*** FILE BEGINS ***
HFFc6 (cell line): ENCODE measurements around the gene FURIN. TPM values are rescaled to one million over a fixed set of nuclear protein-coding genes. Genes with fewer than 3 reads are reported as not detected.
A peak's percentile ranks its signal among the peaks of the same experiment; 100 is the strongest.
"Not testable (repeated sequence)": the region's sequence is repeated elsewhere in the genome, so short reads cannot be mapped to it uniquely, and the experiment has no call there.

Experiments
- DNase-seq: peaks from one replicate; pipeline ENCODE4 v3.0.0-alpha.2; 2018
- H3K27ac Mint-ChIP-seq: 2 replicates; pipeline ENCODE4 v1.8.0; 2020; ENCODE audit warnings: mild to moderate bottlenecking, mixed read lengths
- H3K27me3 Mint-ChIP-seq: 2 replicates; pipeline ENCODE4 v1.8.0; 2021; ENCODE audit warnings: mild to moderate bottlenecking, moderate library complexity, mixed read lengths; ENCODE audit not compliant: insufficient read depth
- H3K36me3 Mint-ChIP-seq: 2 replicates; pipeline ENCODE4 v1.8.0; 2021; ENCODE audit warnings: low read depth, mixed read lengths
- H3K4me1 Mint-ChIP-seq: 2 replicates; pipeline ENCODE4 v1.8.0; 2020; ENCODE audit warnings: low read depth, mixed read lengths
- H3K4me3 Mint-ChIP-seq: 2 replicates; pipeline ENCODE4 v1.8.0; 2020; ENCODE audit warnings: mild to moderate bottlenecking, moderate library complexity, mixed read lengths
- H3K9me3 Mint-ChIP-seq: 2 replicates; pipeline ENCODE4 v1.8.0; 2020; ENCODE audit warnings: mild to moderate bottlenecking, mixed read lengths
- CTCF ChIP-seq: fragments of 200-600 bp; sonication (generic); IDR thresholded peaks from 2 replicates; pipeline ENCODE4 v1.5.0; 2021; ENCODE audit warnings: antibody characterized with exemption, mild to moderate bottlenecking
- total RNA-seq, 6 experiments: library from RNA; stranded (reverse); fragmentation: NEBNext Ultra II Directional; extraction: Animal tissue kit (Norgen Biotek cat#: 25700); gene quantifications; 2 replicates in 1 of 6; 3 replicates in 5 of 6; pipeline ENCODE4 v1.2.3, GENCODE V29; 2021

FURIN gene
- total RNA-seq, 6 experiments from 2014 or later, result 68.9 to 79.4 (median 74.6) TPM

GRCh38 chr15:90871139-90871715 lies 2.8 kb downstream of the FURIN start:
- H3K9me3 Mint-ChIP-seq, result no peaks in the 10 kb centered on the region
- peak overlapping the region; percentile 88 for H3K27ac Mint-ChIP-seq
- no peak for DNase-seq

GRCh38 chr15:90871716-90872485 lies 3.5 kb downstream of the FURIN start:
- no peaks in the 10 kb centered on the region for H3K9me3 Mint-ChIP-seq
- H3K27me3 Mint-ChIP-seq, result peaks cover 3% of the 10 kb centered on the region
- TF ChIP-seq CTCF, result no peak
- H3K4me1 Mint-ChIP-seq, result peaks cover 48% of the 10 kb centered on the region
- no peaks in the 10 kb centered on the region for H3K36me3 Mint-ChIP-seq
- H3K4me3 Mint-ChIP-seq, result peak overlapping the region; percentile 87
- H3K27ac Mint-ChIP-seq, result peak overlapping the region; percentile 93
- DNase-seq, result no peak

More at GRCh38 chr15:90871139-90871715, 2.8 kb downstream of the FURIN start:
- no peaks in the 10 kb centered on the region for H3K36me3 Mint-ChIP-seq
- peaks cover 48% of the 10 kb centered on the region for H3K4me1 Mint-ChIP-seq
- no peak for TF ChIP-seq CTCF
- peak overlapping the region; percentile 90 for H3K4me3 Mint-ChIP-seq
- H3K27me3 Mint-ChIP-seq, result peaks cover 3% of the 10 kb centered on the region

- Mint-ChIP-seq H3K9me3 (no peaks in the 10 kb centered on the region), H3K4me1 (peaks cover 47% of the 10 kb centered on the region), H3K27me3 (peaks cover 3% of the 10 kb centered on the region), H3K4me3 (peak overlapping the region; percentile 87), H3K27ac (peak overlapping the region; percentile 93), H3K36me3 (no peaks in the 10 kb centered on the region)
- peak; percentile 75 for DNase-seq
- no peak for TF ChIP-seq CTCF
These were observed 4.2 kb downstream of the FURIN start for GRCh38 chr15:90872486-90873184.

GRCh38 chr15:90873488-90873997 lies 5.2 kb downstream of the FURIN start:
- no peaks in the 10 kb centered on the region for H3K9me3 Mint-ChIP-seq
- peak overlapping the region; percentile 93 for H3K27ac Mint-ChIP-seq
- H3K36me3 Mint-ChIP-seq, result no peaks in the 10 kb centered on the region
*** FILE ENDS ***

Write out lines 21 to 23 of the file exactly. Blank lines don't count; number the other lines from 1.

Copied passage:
- no peaks in the 10 kb centered on the region for H3K9me3 Mint-ChIP-seq
- H3K27me3 Mint-ChIP-seq, result peaks cover 3% of the 10 kb centered on the region
- TF ChIP-seq CTCF, result no peak